1.0 DEFINITION OF INFORMED CONSENT
procedures can be carried out without informed consent of the patient except in cases of legal incompetence. The patient has
the purest intentions in decisions in the best interests of his or her life. Others may have bias their decision-making. The
patient must be free and capable of giving informed consent. Informed consent requires disclosure by the physician, understanding
by the patient, voluntariness of the decision, legal competence of the patient, recommendation of the physician on the best
course of action, decision by the patient, and authorization by the patient to carry out the procedures. The patient is free
to male decisions regarding choice of physicians and choice of treatments. Consent can be by proxy in the form of the patient
delegating decision making or by means of a living will.
2.0 PROCESSES OF INFORMED CONSENT
consent must be voluntary, informed, and by a person with capacity to consent. It involves explaining the procedure contemplated,
making sure the patient understands, and offering the patient a choice.
is limited to what was explained to the patient except in an emergency.
to consent must be an informed refusal (patient understands what he is doing). Refusal to consent by a competent adult even
if irrational is conclusive and treatment can only be given by permission of the court.
about consent are resolved in favor of preserving life.
and family members do not have an automatic right to consent. A spouse cannot overrule the patient’s choice.
directives, proxy informed consent by the family are made for the unconscious terminal patient on withholding or withdrawal
assisted suicide, active euthanasia, and voluntary euthanasia are illegal even if carried out with patient consent.
3.0 ADVANCE DIRECTIVES/LIVING WILL
will has the following advantages: (a) reassuring the patient that terminal care will be carried out as he or she desires
(b) providing guidance and legal protection and thus relieving the physicians of the burden of decision making and legal liabilities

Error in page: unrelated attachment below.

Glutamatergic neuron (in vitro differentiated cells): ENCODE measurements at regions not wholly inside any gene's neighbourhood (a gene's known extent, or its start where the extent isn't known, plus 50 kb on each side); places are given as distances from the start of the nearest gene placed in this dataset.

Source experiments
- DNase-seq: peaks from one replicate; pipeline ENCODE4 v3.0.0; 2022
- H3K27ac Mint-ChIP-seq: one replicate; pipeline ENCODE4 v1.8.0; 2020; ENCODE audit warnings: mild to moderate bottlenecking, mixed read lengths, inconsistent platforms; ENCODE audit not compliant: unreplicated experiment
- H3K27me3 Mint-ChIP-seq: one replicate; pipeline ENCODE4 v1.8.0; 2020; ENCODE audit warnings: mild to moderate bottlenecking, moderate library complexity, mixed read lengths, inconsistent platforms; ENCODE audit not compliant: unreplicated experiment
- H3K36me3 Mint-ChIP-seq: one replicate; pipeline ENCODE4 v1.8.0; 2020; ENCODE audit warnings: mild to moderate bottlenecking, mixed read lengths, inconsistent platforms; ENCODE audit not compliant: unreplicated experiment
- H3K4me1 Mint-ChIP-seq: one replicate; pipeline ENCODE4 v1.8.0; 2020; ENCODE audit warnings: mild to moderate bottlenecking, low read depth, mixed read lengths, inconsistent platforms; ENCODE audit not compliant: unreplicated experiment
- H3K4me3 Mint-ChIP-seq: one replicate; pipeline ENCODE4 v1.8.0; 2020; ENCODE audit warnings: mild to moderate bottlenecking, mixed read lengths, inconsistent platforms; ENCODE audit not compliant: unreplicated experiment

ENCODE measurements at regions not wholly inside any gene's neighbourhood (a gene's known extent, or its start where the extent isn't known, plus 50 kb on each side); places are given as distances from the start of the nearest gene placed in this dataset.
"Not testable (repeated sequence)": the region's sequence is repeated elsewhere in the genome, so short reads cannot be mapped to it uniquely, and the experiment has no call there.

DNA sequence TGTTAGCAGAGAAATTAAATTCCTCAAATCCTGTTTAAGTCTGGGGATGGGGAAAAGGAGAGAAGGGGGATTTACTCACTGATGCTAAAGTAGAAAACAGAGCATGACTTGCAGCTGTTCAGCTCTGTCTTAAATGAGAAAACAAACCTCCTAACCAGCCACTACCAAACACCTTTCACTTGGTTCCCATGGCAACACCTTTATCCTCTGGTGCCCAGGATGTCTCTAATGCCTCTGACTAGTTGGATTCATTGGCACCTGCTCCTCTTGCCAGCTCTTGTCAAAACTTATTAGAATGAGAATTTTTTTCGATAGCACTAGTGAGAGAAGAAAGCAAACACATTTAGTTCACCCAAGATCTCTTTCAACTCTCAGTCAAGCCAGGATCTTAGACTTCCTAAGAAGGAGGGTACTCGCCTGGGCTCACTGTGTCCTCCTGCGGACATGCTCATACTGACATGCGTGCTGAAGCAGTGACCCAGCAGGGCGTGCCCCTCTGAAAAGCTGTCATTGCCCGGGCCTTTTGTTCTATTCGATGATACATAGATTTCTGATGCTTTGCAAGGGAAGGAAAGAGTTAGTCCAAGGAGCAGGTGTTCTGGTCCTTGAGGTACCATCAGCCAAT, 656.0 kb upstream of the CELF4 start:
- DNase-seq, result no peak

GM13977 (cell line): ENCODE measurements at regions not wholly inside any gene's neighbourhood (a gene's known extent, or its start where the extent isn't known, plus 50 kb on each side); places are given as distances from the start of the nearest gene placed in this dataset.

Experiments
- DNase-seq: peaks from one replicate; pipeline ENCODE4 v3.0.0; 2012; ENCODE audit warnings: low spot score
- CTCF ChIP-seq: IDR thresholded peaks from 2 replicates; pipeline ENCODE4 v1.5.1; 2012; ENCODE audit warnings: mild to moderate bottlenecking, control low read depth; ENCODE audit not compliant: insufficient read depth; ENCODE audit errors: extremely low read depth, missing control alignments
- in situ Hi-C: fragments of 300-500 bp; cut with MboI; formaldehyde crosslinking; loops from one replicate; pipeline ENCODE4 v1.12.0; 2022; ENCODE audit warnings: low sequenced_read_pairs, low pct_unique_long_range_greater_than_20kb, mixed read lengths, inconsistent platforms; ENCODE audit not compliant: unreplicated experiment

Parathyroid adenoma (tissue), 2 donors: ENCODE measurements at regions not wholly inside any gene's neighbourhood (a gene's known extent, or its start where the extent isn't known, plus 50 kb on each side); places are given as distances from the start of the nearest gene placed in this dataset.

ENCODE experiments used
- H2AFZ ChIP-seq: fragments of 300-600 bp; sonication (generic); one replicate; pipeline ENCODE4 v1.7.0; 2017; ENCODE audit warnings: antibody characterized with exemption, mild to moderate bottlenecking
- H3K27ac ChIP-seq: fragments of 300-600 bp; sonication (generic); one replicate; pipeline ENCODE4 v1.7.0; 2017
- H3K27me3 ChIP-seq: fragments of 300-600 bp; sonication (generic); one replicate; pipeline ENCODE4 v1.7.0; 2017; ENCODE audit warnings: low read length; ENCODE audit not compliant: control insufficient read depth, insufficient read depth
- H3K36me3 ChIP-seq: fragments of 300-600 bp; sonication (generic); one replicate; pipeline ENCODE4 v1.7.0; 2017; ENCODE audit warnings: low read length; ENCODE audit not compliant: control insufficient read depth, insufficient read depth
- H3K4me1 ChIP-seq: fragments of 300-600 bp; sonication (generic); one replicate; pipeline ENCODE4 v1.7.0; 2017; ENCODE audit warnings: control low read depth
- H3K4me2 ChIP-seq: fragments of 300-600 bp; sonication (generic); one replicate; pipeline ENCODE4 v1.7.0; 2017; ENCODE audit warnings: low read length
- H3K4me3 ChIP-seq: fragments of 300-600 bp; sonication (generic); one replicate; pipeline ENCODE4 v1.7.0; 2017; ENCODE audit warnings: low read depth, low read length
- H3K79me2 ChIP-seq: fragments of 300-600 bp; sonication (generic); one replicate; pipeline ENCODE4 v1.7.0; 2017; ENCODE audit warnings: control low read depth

(c) relieving the family of the mental stress involved in making decisions about terminal care.
of a living will is that it may not anticipate all developments of the future thus limiting the options available to the physicians
and the family.
4.0 PROXY DECISION
of the power of attorney can be used instead of the living will or advance directive.
by a proxy can work in two ways: (a) decide what the patient would have decided if able (b) decide in the best interests of
5.0 CONSENT OF CHILDREN
children can consent to treatment but cannot refuse treatment. The consent of one parent is sufficient if the 2 disagree.
Parental choice takes precedence over the child’s choice. Courts can overrule parents. Life-saving treatment of minors
is given even if parents refuse. Parental choice is final in therapeutic or non-therapeutic research on children.
6.0 CONSENT FOR MENTAL PATIENTS
patients cannot consent to treatment, research, or sterilization because of their intellectual incompetence. They are admitted,
detained, and treated voluntarily or involuntarily for their own benefit, in emergencies, for purposes of assessment, if they
are a danger to themselves, or on a court order.
7.0 CONSENT IN OBSTETRICS
and delivery are emergencies that require immediate decisions but the woman may not be competent and proxies are used. Forced
medical intervention and cesarean section may be ordered by a court in the fetal interest. Birth plans can be treated as an